- Paul Gascoigne
Paul Gascoigne, England's flawed genius
If ever there were a goal to fit the opening titles of Gazzetta Football Italia, a pioneering English TV show of the early 90s covering Serie A, it was the one scored on December 6, 1992, by English football's clown prince, Paul Gascoigne.
The previous week he had notched his first goal for Lazio in no less a fixture than the Eternal City's derby, rising in the 87th minute to head an equaliser against Roma that seared him eternally into the hearts of the club's notorious ultras. A week later, he followed up with a slalom through the Pescara defence that took six players out of the game with seven touches, a goal that etched him forever into the consciousness of tifosi of all stripes, maybe even the more magnanimous giallorossi - although perhaps not the one who, insistent that Gazza take him up on his hospitality after he'd stumbled unwittingly into a bar full of Roma fans, spiked his drink with LSD and confined him to "two days hallucinating in bed."
In a sense, such a tale is emblematic of Gascoigne's career - so outlandish (for a top-level footballer) as to be barely credible, yet somehow obvious when put in the context of the wall-to-wall craziness of his life. In among the drama and trauma of that life was an equally erratic career, one that delivered fewer highs than his inordinate talent had promised but that still almost unfailingly brings a glassy-eyed smile to success-starved and glass-half-full England supporters.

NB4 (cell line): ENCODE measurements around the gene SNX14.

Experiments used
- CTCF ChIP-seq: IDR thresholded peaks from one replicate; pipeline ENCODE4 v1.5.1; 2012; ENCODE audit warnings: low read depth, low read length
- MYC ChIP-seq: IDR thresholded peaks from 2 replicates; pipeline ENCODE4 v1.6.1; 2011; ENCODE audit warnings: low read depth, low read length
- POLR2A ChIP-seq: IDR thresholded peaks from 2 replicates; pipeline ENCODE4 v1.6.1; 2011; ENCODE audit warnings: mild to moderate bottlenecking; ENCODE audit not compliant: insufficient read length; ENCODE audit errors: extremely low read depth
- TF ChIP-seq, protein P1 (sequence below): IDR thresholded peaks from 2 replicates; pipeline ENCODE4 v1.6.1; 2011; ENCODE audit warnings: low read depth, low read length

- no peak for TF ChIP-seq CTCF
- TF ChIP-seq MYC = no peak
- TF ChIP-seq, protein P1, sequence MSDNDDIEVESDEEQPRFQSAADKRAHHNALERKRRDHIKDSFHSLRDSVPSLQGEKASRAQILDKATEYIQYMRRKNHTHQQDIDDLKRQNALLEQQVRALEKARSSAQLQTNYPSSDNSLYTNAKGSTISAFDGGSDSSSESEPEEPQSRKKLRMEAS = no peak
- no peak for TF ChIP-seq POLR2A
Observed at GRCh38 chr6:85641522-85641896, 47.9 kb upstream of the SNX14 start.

Here was a maestro in the grand tradition, a fantasista who in his pomp would have walked into any team in the world - and, despite what the tabloids say about the likes of David Beckham, Steven Gerrard, Alan Shearer and others, there have been very few of those. It is perhaps therefore no coincidence that both of England's semi-final appearances at major tournaments came with a relatively fit Gascoigne pulling the midfield strings, all imagination, power and balance, a balletic bouncer either ghosting past an opponent or strong-arming them out of his path.
It's a pity that he pulled on an England shirt just 57 times and that his skills never adorned one of Europe's elite clubs. But the great tragedy of Gascoigne's football career is not his. It's ours, the football-loving public's, given only one World Cup and a single European championship of this sublime, instinctive footballer. His three years in Italy ought to have been the zenith of his career, the period when unquestionably the greatest English player since the World Cup-winning team of 1966 lorded it over the world's pre-eminent league at the time. And to a certain extent he did - to the eyes of Fabio Capello and Michel Platini, anyway - albeit lamentably briefly.
The obvious parallel would be with George Best, although with Gascoigne there's no pithy Best-like throwaway line to explain it all away - no "I spent some on burgers, some on practical jokes, the rest I frittered away" - perhaps because there was no real hedonism or glamour; just the venting of various rumbling compulsions and destructive manias.
This was a man who didn't know what to do with himself; a man tossed about the sea of his impulses, which on a football field could be devastating. Take the 1990 World Cup semi-final in Turin. The night before, restless and insomniac, Gazza heard a couple of drunk Americans playing tennis in the hotel grounds, so, being Gazza, he decided to venture down and have a game with them, two versus one, for over an hour - as you do - until manager Bobby Robson was alerted and he scurried back to his room.
The game itself would become famous for his tears - of course, the catalyst for English football's eventual gentrification - but his display was punctuated by moments of magisterial prompting, thrusting extemporization and rare football intelligence. Above all, Gascoigne was a master dribbler, the secret of which is knowing when to move the ball; shifted at the right time, one can glide past a defender as close as the bull to a matador performing a veronica.